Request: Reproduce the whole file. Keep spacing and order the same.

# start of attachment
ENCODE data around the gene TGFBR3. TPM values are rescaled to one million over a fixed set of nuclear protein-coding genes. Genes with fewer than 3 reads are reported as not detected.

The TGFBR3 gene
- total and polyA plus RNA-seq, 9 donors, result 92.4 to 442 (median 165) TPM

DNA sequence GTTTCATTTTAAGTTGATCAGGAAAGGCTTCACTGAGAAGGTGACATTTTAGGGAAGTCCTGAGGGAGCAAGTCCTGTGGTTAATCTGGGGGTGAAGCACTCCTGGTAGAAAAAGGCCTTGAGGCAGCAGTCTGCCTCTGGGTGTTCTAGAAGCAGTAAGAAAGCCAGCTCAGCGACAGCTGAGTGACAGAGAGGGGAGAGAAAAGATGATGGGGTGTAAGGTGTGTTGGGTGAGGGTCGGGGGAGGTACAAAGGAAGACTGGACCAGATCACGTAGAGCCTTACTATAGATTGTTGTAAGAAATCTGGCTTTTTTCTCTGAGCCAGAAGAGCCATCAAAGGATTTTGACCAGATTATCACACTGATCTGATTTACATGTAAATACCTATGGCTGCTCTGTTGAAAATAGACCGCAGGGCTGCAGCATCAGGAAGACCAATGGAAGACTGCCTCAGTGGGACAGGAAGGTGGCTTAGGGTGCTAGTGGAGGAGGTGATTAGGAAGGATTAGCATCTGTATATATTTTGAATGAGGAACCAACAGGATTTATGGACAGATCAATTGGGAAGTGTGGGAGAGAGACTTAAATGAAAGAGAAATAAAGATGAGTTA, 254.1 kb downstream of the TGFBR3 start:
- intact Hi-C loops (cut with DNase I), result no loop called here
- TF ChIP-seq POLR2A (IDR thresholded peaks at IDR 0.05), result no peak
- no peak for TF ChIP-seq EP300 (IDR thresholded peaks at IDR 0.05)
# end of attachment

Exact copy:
ENCODE data around the gene TGFBR3. TPM values are rescaled to one million over a fixed set of nuclear protein-coding genes. Genes with fewer than 3 reads are reported as not detected.

The TGFBR3 gene
- total and polyA plus RNA-seq, 9 donors, result 92.4 to 442 (median 165) TPM

DNA sequence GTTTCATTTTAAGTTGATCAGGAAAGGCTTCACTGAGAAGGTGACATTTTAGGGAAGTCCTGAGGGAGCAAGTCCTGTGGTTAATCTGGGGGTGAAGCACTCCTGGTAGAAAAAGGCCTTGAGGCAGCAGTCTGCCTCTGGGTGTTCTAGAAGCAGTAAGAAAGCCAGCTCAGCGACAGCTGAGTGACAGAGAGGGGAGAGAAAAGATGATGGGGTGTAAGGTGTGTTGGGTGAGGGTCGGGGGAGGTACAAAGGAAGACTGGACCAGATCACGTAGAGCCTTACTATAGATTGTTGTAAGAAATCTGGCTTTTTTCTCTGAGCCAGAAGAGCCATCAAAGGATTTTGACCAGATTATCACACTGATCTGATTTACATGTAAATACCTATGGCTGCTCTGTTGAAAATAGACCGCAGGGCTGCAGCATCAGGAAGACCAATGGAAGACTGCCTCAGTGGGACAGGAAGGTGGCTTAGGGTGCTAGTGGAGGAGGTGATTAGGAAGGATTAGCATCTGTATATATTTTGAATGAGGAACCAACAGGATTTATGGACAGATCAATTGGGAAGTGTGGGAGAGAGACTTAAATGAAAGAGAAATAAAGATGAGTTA, 254.1 kb downstream of the TGFBR3 start:
- intact Hi-C loops (cut with DNase I), result no loop called here
- TF ChIP-seq POLR2A (IDR thresholded peaks at IDR 0.05), result no peak
- no peak for TF ChIP-seq EP300 (IDR thresholded peaks at IDR 0.05)